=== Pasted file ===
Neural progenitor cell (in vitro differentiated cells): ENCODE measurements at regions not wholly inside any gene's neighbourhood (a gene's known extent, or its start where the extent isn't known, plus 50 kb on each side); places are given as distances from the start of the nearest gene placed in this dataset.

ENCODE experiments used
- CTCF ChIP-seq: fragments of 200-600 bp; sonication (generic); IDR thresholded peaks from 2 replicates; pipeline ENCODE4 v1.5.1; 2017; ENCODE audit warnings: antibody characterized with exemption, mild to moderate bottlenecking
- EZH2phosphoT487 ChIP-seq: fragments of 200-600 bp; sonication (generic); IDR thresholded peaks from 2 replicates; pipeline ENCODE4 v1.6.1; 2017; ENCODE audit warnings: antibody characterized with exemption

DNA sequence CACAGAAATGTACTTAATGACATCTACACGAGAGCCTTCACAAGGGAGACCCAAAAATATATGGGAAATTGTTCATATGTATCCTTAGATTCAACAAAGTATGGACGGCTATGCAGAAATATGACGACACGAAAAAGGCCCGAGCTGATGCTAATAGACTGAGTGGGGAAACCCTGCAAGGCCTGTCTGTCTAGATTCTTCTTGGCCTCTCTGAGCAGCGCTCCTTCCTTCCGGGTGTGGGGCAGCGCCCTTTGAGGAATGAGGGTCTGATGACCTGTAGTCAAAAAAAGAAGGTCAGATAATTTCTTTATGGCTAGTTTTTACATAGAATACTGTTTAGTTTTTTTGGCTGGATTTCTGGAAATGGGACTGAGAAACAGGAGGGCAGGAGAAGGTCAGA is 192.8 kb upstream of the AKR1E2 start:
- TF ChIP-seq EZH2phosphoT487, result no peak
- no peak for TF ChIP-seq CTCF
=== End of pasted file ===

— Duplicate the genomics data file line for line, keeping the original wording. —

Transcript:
Neural progenitor cell (in vitro differentiated cells): ENCODE measurements at regions not wholly inside any gene's neighbourhood (a gene's known extent, or its start where the extent isn't known, plus 50 kb on each side); places are given as distances from the start of the nearest gene placed in this dataset.

ENCODE experiments used
- CTCF ChIP-seq: fragments of 200-600 bp; sonication (generic); IDR thresholded peaks from 2 replicates; pipeline ENCODE4 v1.5.1; 2017; ENCODE audit warnings: antibody characterized with exemption, mild to moderate bottlenecking
- EZH2phosphoT487 ChIP-seq: fragments of 200-600 bp; sonication (generic); IDR thresholded peaks from 2 replicates; pipeline ENCODE4 v1.6.1; 2017; ENCODE audit warnings: antibody characterized with exemption

DNA sequence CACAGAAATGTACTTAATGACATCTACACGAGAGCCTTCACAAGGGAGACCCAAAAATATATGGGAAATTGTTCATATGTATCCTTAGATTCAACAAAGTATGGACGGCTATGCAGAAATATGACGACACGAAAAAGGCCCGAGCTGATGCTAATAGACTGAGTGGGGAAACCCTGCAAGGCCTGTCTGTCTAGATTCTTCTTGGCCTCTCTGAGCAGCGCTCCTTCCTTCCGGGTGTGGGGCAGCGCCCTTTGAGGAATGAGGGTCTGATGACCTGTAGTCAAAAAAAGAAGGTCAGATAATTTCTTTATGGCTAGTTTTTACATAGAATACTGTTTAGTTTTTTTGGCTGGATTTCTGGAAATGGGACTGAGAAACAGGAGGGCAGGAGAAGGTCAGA is 192.8 kb upstream of the AKR1E2 start:
- TF ChIP-seq EZH2phosphoT487, result no peak
- no peak for TF ChIP-seq CTCF